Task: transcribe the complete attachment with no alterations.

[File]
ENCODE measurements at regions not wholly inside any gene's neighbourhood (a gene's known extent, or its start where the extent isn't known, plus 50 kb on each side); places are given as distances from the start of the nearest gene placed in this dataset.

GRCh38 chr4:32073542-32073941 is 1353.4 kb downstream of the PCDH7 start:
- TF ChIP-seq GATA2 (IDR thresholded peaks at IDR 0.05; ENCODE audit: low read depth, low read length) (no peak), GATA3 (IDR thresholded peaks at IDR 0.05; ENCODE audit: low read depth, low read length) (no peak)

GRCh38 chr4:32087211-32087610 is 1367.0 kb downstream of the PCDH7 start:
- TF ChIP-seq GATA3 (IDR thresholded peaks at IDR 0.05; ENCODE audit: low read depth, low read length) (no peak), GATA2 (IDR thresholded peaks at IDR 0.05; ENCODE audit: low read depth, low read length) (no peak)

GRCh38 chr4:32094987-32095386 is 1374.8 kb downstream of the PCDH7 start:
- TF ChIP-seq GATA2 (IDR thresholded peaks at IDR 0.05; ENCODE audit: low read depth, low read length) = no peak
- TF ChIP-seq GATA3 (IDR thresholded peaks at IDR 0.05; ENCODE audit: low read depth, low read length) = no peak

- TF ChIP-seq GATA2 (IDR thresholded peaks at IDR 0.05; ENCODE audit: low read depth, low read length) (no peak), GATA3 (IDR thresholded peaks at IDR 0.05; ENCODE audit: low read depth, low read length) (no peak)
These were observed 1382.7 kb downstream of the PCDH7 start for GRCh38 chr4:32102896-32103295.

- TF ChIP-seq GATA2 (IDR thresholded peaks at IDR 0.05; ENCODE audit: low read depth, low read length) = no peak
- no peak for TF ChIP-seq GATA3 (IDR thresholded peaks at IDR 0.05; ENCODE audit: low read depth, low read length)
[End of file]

ENCODE measurements at regions not wholly inside any gene's neighbourhood (a gene's known extent, or its start where the extent isn't known, plus 50 kb on each side); places are given as distances from the start of the nearest gene placed in this dataset.

GRCh38 chr4:32073542-32073941 is 1353.4 kb downstream of the PCDH7 start:
- TF ChIP-seq GATA2 (IDR thresholded peaks at IDR 0.05; ENCODE audit: low read depth, low read length) (no peak), GATA3 (IDR thresholded peaks at IDR 0.05; ENCODE audit: low read depth, low read length) (no peak)

GRCh38 chr4:32087211-32087610 is 1367.0 kb downstream of the PCDH7 start:
- TF ChIP-seq GATA3 (IDR thresholded peaks at IDR 0.05; ENCODE audit: low read depth, low read length) (no peak), GATA2 (IDR thresholded peaks at IDR 0.05; ENCODE audit: low read depth, low read length) (no peak)

GRCh38 chr4:32094987-32095386 is 1374.8 kb downstream of the PCDH7 start:
- TF ChIP-seq GATA2 (IDR thresholded peaks at IDR 0.05; ENCODE audit: low read depth, low read length) = no peak
- TF ChIP-seq GATA3 (IDR thresholded peaks at IDR 0.05; ENCODE audit: low read depth, low read length) = no peak

- TF ChIP-seq GATA2 (IDR thresholded peaks at IDR 0.05; ENCODE audit: low read depth, low read length) (no peak), GATA3 (IDR thresholded peaks at IDR 0.05; ENCODE audit: low read depth, low read length) (no peak)
These were observed 1382.7 kb downstream of the PCDH7 start for GRCh38 chr4:32102896-32103295.

- TF ChIP-seq GATA2 (IDR thresholded peaks at IDR 0.05; ENCODE audit: low read depth, low read length) = no peak
- no peak for TF ChIP-seq GATA3 (IDR thresholded peaks at IDR 0.05; ENCODE audit: low read depth, low read length)